It was the best grade I ever received on a university essay – 92 on a research paper about Henry David Thoreau’s Walden in American Literature class.
I was impressed when I got it during the third year of my BA in English Language and Literature at Western; I guess I still am, since I clearly remember it more than 20 years later. I am far removed from how academic papers are submitted and marked these days, but back in the 1991-92 school year, a typed-and-stapled paper copy of the essay was hand delivered to the professor, and I actually still have it with the professor’s handwritten comments across the bottom and the number 92 circled in red on the title page.
That essay is now a tangible relic from my academic past.
Twenty-two years have passed, and I was about to do something I’ve wanted to do for some time – return to my campus to read Walden.
I made the trek to London, without my wife or kids. I missed them, of course, but I had the pleasant company of Thoreau tucked away in my backpack. My goal was to revive some of the simple moments I enjoyed between classes, like walking through the picturesque campus, relaxing on UC Hill, and catching up on some reading.
Some people would label this as killing time, but in my eyes, I am doing the most productive activity imaginable by filling my mind with the poignant words and ideas of a book.
As Thoreau wrote, “As if you could kill time without injuring eternity.”
And it is mostly due to Thoreau that I am here; him, along with many other writers from my literary studies. But mostly Thoreau.
It’s not that I want to re-live my past, I just want to replicate scenes from my academic days and appreciate them, both as something I cherished back then and am fortunate enough to repeat years later with the same pleasant effects.
My walk down University Drive was just as I remember it, back when I was bustling off to Journalism class at Middlesex College, or the dreaded French class four times a week at the top of Brescia Hill. Newer glassy and glistening architecture has been added amongst the grey stone buildings, but I walk by the same trees, cross the same bridge over the same river, and make my way to the same grassy hill to read.
It was not the beautiful campus that initially drew me to Western – I was more interested in the academic reputation – but the charming setting made it even more pleasurable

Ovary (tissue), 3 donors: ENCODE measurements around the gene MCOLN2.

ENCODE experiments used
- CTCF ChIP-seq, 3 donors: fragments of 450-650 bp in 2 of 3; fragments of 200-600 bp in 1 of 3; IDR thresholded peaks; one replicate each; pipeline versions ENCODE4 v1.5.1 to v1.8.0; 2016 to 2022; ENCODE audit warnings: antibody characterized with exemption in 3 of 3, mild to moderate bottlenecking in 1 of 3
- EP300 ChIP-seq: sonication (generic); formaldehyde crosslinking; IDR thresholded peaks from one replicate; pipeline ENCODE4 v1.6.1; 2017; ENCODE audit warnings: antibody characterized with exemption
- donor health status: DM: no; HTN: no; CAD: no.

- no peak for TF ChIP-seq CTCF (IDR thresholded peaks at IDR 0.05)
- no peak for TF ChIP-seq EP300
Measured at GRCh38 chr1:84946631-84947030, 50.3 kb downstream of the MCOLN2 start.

Back when I used to do this regularly, Engineering and Business students showed disdain for English majors who lounged under trees on sunny days. We were reading books for class, but they were novels, short stories, poems or plays, not heavy duty textbooks thicker than a stack of laptops. It wasn’t my literature degree that started my love of books, but it did nurture it into something that had some substance behind it.
Reading is one of life’s pleasures to which most of us do not assign enough time. We routinely fill our calendars with business meetings and squash games, but fail to schedule blocks of time for curling up with a book to rejuvenate the mind. We all need to connect with our own thoughts, and books have the power to lead us to inner reflection.
Re-reading is a form of remembering, the same way we gather with friends to reminisce about our favourite times together. When a book is read for the first time, it is a stranger, everything about it is new. When it is re-read a second, third or fourth time, we are implying the book is interesting enough for subsequent meetings. Returning obsessively to a certain book, as I seem to do with Walden every so often, is not saying other books are unworthy, but that I want this one to be by my side continuously.
I do not know Thoreau personally, but when I read his words it is like he is speaking to me directly, offering advice that only a friend who knows me can pass on.
It took Thoreau seven years to write his book that was published in 1859. It only took me a few late-night study binges to finish my essay, but I have been re-reading it ever since.
There isn’t much to the book on a surface level – a man living alone in the woods according to his own devices. There is more to it than just reading a story. After all, how exciting is it to read about a man watching ice thaw or tracking his annual vegetable seed budget?
It is the writing style and the message to be kind and attentive to the environment, along with the story, which make the book and the man special. Nature for Thoreau was a sacred place untouched by humans (except by himself, of course). He is responsible for rigorously philosophizing about human’s role in Nature, capitalizing the N in the word, and making Nature an institution onto itself.
I think Thoreau would approve of my setting as I re-read his book, nestled between trees, but also surrounded by buildings that harbour years of academic wisdom. As I can testify from my exercise in re-living and re-reading, Western has maintained that attachment to natural landscapes that inspired me to write an essay worthy of a 92 more than 20 years ago.
Darin Cook, BA’93, is a freelance writer who lives and works in Chatham-Kent.